6 June 2024

Leader of Myanmar’s military junta Gen Min Aung Hlaing has admitted that he didn’t expect to see huge popular opposition to his rule and acknowledged that more than three months after the takeover his regime still could not fully control the country.

The candid confessions by the senior general came during an interview with Hong Kong-based Chinese language broadcaster Phoenix Television on May 20. It was aired on the military-owned Myawady TV in Myanmar on Thursday night.

Min Aung Hlaing staged a coup on February 1, claiming that the then-ruling National League for Democracy (NLD) government led by Aung San Suu Kyi had committed voter fraud during last year’s general election. The NLD won a landslide victory with more than 80 percent of the parliamentary seats in that election.

Following the coup, hundreds of thousands of Myanmar people from all walks of life peacefully took to the streets across the country to show their opposition to the takeover and to demand the release of Suu Kyi and deposed President U Win Myint. Both were arrested at the time of the takeover and are now facing multiple charges filed by the regime.

When asked by the Phoenix interviewer if he expected such kind of resistance, Min Aung Hlaing replied: “I have to say I didn’t think it would be that much.”

He said he considered the protests to be an emotional reaction, saying that his claims of voter fraud would anger NLD voters. He also claimed without elaborating that some of those protesting were dishonest individualswho feared they could face legal charges.

Myanmar Report: Schools reopen amidst political conflict and COVID-19 outbreak

Basic education schools across Myanmar finally reopened on June 1st, after closing due to the COVID-19 pandemic last year, followed by the coup in February. While critics say the forced reopening is a political ploy and without any stringent anti-COVID-19 measures to keep teachers and students safe.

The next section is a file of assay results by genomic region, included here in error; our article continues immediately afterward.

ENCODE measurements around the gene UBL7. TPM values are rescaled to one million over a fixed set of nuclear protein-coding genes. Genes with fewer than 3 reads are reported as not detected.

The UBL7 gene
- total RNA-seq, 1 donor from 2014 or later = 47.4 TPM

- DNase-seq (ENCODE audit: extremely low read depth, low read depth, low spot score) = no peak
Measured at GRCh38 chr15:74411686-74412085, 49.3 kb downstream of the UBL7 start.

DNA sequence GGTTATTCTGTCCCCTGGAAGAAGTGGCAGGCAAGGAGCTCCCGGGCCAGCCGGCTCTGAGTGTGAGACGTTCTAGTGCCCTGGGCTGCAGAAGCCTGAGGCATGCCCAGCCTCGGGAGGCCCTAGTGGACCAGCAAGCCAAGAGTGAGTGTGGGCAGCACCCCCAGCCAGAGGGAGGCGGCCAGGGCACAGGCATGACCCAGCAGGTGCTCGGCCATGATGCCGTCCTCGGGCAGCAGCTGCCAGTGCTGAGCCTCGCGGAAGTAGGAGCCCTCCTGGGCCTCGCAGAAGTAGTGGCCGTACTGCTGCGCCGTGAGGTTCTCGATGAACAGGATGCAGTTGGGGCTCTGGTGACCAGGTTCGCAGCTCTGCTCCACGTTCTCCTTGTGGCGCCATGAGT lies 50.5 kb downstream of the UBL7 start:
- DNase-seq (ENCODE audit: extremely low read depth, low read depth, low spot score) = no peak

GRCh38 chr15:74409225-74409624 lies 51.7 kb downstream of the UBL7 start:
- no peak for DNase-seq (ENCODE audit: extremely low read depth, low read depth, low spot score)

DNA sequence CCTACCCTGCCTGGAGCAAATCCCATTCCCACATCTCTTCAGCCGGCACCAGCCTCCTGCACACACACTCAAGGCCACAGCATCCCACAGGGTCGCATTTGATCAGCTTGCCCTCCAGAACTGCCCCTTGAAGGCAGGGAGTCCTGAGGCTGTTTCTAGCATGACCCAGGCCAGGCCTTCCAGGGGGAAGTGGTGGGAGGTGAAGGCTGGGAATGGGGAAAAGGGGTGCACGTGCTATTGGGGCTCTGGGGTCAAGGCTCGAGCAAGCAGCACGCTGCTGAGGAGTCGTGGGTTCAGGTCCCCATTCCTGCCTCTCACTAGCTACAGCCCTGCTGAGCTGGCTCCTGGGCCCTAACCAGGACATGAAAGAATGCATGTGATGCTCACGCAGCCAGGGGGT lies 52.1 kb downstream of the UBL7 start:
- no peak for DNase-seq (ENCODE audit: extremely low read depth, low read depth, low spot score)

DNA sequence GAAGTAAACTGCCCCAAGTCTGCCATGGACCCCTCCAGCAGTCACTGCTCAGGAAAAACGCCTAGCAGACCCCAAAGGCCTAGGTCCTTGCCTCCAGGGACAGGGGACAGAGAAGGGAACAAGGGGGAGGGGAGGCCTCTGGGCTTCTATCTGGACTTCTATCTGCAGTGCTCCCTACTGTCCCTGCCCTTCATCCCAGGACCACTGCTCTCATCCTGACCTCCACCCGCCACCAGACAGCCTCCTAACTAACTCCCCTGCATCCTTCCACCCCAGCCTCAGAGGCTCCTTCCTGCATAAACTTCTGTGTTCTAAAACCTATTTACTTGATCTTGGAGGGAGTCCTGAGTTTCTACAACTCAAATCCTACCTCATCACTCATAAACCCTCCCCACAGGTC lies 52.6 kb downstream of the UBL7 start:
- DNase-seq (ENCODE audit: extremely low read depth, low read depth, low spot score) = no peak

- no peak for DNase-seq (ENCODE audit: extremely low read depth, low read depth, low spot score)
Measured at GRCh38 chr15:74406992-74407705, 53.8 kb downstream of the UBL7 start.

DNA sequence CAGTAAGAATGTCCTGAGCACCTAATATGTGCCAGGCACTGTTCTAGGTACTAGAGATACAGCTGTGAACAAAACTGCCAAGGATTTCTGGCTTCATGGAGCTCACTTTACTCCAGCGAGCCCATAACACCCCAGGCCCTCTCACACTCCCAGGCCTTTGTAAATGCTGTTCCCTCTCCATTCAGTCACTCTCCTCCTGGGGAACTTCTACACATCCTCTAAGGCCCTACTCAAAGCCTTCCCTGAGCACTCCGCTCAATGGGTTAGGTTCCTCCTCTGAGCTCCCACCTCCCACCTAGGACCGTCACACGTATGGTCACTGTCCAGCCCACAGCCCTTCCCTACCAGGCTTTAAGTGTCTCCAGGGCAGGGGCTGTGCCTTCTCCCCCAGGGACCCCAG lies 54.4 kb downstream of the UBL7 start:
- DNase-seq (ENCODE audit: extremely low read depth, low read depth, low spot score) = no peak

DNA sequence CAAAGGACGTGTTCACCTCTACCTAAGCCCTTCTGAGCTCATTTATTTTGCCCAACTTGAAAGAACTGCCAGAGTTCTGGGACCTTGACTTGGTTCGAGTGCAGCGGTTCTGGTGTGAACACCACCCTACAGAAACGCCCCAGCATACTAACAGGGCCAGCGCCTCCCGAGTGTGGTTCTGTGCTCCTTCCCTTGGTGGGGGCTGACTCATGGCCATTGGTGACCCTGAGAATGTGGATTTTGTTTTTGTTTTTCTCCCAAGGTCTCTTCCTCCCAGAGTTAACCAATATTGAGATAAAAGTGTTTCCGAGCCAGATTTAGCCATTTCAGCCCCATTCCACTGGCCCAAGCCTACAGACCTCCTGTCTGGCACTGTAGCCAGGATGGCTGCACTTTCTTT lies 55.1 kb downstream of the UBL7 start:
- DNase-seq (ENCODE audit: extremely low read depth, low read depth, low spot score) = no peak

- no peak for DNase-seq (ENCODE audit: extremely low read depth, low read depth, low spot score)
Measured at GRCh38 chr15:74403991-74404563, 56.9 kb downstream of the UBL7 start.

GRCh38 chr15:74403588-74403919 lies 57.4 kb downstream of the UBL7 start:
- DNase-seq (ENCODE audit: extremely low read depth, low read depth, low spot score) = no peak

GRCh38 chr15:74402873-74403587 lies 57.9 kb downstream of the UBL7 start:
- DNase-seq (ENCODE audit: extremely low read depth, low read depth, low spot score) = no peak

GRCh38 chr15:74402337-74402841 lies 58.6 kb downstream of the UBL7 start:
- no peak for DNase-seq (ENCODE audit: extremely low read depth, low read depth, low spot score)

Despite the regime’s use of lethal force, the resistance did not wane. Instead, many took up to arms, mostly rudimentary hunting rifles, while some young people sought military training with ethnic armed groups, hoping to join the People’s Defense Force, an armed wing by Myanmar’s parallel National Unity Government (NUG).

Reflecting on the fact that the current crisis has stretched more than three months since the coup, the Phoenix interviewer asked whether the current situation in Myanmar is now under control, the coup leader said “I can’t say they are now 100 percent under control. There are still some destructive activities in some areas.”

As to the protest-related death tolls, the coup leader rejected the widely cited number of more than 700 (at the time of the interview in May), saying that figure was inflated.

“The actual number is around 300,” he said, claiming the deaths were the result of protesters turning to violence. He added, “There will be some casualties when necessary responses are made.”

The latest number of deaths at the hands of the regime since the coup was 845 as of Thursday, according to the Assistance Association for Political Prisoners-Burma (AAPP), an activist group monitoring arrests and fatalities committed by the regime.

The coup leader also complained that the media have turned a blind eye to the deaths of 47 police during the crackdowns.

“It’s not fair the media is only paying attention to the inflated death tolls while keeping silent on the police who gave up their lives,” he said.

By The Irrawaddy